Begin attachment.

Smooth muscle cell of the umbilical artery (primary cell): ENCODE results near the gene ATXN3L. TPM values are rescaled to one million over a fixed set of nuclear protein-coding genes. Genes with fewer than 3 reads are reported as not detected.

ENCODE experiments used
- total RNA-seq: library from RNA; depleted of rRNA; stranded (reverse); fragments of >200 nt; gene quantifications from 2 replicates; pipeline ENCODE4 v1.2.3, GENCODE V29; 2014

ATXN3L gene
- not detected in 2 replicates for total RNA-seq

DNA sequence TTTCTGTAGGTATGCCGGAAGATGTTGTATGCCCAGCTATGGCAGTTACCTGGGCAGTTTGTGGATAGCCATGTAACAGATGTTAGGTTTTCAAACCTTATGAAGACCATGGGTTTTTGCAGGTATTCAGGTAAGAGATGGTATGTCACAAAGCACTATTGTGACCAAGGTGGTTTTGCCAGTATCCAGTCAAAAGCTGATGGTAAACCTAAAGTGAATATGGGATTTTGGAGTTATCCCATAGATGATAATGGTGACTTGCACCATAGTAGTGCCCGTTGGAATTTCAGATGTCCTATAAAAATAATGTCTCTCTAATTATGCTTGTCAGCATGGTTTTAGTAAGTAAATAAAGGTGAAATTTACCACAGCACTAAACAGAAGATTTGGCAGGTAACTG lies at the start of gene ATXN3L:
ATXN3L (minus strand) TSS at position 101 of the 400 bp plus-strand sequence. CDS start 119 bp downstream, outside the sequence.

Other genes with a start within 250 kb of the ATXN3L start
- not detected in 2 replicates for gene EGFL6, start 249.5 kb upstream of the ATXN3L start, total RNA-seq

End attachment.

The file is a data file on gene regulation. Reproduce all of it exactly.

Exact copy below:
Smooth muscle cell of the umbilical artery (primary cell): ENCODE results near the gene ATXN3L. TPM values are rescaled to one million over a fixed set of nuclear protein-coding genes. Genes with fewer than 3 reads are reported as not detected.

ENCODE experiments used
- total RNA-seq: library from RNA; depleted of rRNA; stranded (reverse); fragments of >200 nt; gene quantifications from 2 replicates; pipeline ENCODE4 v1.2.3, GENCODE V29; 2014

ATXN3L gene
- not detected in 2 replicates for total RNA-seq

DNA sequence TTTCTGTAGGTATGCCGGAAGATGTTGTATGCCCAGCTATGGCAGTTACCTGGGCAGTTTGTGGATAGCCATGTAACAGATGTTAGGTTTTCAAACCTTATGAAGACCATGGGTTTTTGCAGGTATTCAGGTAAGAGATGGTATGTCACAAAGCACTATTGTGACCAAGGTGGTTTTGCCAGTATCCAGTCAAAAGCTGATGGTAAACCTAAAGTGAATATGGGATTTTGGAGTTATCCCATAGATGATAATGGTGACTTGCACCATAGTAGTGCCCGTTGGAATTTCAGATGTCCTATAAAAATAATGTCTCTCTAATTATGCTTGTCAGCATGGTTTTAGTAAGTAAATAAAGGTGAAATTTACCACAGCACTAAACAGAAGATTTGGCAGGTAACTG lies at the start of gene ATXN3L:
ATXN3L (minus strand) TSS at position 101 of the 400 bp plus-strand sequence. CDS start 119 bp downstream, outside the sequence.

Other genes with a start within 250 kb of the ATXN3L start
- not detected in 2 replicates for gene EGFL6, start 249.5 kb upstream of the ATXN3L start, total RNA-seq